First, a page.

Ever since sharding and the internet of blockchains ideas were first introduced, maintaining composability has been a hot topic of discussion. Let's try to better understand the role bridges play in keeping our ecosystem composable.
While I've written about composability of dapps and wallets before, I don't believe I've explicitly defined the word "composable." Generally, I think composability is comprised of existence, flexibility, and reusability. As a pre-condition, everything should be accessible in a permissionless manner (i.e. sufficiently decentralized).
I believe that right now, most people think of bridges as "how can I get token A transferred from blockchain X to blockchain Y," or slightly fancier as "how can I swap token A on blockchain X for token B on blockchain Y."
In other words, right now the focus is on asset existence - meaning the same asset should exist on every chain. For example, USDC should exist on both Ethereum and Polygon and remain fungible between chains (almost as if they were the same ERC20 contract). Another example would be getting Bitcoin from its chain to Ethereum through the Ren wrapper as renBTC.
A second facet is continuous versus ubiquitous existence. Continuous is the earlier example where my tokens are either on chain A or chain B. However, some tokens may need to exist on multiple chains at the same time, hence, ubiquitous. This can apply to something like a proof token (NFT). Let's say I have an NFT representing my credit score which I can use to borrow with special terms inside some defi dapp. I wouldn't want to transfer this NFT across chains, since I'm likely borrowing from multiple chains at the same time. Hence, the NFT needs to exist on both chain A and chain B at the same time - and remain in sync on mints, transfers, and URI updates. This can be extended to DAOs as well, though this one is harder to think about since DAOs don't have a set contract standard.
A more technical way of framing asset existence is as the data on a blockchain. Usually, we either access data stored in a contract or we mutate the state by interacting with the contract. As far as I know, we don't have a good way of accessing or mutating data between chains, besides what is under research like optics or sharding. This means that currently, smart contracts (the logic and assets) are portable from chain to chain but are non-interactive between them. Instead of the vertical legos we're used to, we really only have horizontal integration right now. Each chain is built up as a walled city, with resources traded around between them all.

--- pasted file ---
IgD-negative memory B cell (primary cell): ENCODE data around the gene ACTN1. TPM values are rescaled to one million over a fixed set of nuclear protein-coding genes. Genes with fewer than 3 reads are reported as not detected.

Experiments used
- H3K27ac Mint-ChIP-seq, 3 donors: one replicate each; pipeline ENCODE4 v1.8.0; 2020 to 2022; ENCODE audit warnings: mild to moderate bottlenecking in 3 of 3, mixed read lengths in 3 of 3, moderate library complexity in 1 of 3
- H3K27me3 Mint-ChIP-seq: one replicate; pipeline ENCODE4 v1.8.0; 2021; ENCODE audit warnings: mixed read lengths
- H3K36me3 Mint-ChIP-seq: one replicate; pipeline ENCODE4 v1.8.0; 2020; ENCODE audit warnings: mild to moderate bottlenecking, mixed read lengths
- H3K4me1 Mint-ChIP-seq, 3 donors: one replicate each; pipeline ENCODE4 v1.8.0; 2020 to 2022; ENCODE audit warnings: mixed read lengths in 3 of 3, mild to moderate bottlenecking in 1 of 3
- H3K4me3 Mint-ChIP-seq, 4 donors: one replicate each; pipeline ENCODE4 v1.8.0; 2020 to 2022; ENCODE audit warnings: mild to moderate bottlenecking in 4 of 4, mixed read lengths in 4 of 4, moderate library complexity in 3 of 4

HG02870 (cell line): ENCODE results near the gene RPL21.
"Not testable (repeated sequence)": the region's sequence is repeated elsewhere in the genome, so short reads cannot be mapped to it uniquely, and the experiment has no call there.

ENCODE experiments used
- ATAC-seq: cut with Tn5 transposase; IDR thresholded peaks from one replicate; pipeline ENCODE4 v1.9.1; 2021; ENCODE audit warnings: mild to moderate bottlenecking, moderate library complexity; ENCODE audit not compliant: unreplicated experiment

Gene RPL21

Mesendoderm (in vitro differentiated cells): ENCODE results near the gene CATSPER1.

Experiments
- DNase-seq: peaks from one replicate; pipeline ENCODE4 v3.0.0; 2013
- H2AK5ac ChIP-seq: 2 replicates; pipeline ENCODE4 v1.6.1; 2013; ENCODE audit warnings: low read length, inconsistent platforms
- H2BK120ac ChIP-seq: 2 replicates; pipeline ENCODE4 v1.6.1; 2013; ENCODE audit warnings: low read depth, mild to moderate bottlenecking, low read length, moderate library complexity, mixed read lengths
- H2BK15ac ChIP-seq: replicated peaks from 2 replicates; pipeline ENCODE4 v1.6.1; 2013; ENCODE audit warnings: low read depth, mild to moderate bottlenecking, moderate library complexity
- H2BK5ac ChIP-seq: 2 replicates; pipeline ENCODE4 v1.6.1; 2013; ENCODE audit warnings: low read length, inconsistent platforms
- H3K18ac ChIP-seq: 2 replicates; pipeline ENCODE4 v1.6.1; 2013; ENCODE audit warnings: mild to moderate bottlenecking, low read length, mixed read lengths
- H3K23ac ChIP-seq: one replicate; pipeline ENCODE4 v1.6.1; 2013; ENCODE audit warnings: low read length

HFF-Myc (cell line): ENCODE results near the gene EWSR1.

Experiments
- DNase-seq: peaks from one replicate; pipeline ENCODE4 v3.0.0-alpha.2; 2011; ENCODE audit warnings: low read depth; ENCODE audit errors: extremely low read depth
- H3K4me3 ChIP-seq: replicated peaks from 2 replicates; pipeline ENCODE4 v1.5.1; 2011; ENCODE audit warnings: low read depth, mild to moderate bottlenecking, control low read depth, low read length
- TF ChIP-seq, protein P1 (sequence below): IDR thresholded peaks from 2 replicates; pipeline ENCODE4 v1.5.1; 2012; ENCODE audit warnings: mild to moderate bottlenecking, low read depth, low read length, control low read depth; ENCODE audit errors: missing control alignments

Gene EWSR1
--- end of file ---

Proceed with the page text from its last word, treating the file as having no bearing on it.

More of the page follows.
I think that the scope of asset transfer for understanding bridges is a little narrow. The truth is, we've actually all been using bridges for years now! Let's redefine a bridge to be "the transport, authentication, and ordering of information between two or more parties."
This is very similar to how the internet works today, where data is split and transferred in packets between a web of nodes before reaching their desired destination (IP) and being put together in a specific order to represent the original data. Our extra layers of complexity with bridges involving blockchains come from security and verification:
Now, let's think about what common party-to-party bridges exist in the our ecosystem:
I've observed that bridges are first built for a specific purpose of supporting data existence from point A to point B, but then become more and more flexible as they can be built upon by anyone).
Generally with any bridge there are three roles:
Once these three roles have been set up nicely, you obtain the properties of flexibility and reusability. Let's look at some concrete examples:
Now for some bridges that I think will reach the same structure:
Building freely upon bridges gives us flexibility, and the shared infrastructure and split roles gives us reusability. Many of our bridges already have these two properties, and the bridges between blockchains are getting there as well. One day these bridges will enable full (veritcal/horizontal) existence as well, giving us composability across the ecosystem.
We're all out here building bridges right now, trying out best to move in sync. Walls are being torn down, and the groundwork is being laid for the many future generations to build upon. We must exist together, with flexibility of mind, and a shared heart. There will be no walls in the metaverse. I wanted to represent this ethos in an algorithmically generated art piece from Ethereum data:
The identicons are generated from 100 unique Ethereum addresses. Through 100 rounds, each "block" moves towards the center following the Ethereum PoW Poisson distribution. The "heartbeat" is generated by the amplitudes of the sine transform of Ethereum transaction history.